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Contextual recruitment hits magic circle: firms to consider students’ economic background and personal circumstances

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Training contract hunters’ achievements to be “contextualised”

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The five magic circle firms — Linklaters, Slaughter and May, Clifford Chance, Allen & Overy and Freshfields — have jumped on board the latest legal profession diversity craze, announcing today that they have signed up to a contextual recruitment programme.

Norton Rose Fulbright, Macfarlanes and Travers Smith have also joined the scheme, which sees training contract hunters’ achievements “contextualised” in relation to their peers. It will be introduced at the firms next month.

The firms follow fellow City players Ashurst, the London office of Baker & McKenzie, Anglo-Australian giant Herbert Smith Freehills and scheme pioneer Hogan Lovells on the initiative.

Running the contextual recruitment system is London-based diversity specialist agency Rare Recruitment, which describes the technology as a “ground breaking” tool that “will improve graduate social mobility in the City”.

Rare — which claims the programme is the first of its kind in the UK — says the technique “hardwires social mobility metrics into the firms’ existing graduate recruitment databases”.

Rare’s system uses data from two databases: one contains exam results of 3,500 English secondary schools and sixth form colleges; the other contains 2.5 million UK postcodes. It then combines this information to place wannabe lawyers’ accomplishments in context.

Announcing this morning that Linklaters — which recruits some 110 trainess annually, the most of any firm in the country — had joined the programme, graduate recruitment partner Simon Branigan said:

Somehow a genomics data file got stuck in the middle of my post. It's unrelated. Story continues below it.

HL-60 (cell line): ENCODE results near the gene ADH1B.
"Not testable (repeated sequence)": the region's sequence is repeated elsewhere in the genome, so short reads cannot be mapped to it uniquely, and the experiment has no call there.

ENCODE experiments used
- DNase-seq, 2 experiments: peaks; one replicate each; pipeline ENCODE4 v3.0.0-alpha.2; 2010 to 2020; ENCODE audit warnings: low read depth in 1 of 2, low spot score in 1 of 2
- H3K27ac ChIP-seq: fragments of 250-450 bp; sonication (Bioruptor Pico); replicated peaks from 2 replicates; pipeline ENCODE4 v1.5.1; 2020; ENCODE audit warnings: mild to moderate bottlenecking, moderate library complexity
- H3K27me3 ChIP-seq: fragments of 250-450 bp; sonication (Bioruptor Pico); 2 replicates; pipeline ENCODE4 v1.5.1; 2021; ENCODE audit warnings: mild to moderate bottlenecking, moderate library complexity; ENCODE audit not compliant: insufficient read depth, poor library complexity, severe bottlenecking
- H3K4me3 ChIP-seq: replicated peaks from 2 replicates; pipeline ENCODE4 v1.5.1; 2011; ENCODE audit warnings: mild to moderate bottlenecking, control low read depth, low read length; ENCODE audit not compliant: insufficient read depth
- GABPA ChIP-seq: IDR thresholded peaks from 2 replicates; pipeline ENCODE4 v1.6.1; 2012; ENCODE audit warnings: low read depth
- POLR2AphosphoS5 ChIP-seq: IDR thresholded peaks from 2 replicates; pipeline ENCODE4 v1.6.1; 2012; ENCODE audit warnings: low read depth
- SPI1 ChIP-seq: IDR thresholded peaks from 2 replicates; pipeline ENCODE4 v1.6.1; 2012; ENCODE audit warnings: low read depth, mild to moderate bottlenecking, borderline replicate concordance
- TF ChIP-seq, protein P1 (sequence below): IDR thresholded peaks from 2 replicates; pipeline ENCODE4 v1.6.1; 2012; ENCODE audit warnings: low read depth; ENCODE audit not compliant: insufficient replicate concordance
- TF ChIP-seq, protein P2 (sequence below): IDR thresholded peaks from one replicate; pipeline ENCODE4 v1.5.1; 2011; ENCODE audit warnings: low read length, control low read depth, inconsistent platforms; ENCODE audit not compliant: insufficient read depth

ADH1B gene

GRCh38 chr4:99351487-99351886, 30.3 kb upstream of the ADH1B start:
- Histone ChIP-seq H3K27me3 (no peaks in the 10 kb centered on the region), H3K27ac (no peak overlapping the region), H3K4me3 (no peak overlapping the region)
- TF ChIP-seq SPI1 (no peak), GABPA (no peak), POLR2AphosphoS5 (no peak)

In selecting some of the brightest minds in the market, we do of course look at academic achievement, but we also deeply value impressive, non-academic achievements.

Branigan went on to explain the attraction of the Rare programme to his firm:

Contextualising an individual’s accomplishments means we can truly understand the situation in which those academic and personal successes have been achieved and how their performance compares to their peers from similar backgrounds, with similar life opportunities; by understanding this we ensure that we are employing intelligent, well rounded individuals from broad walks of life, who will bring different experiences and perspectives to our business.

Baker & McKenzie and Hogan Lovells joined the scheme last May, while Ashurst and Herbert Smith Freehills jumped on board a month later.

In July the Social Mobility and Child Poverty Commission found that Allen & Overy, Clifford Chance and Slaughter and May each hired around 40% of their trainees from fee-paying schools.

Previously:

Herbert Smith Freehills and Ashurst latest to jump on contextual recruiting bandwagon [Legal Cheek]

Two City firms launch sci-fi recruitment tool in bid to boost diversity [Legal Cheek]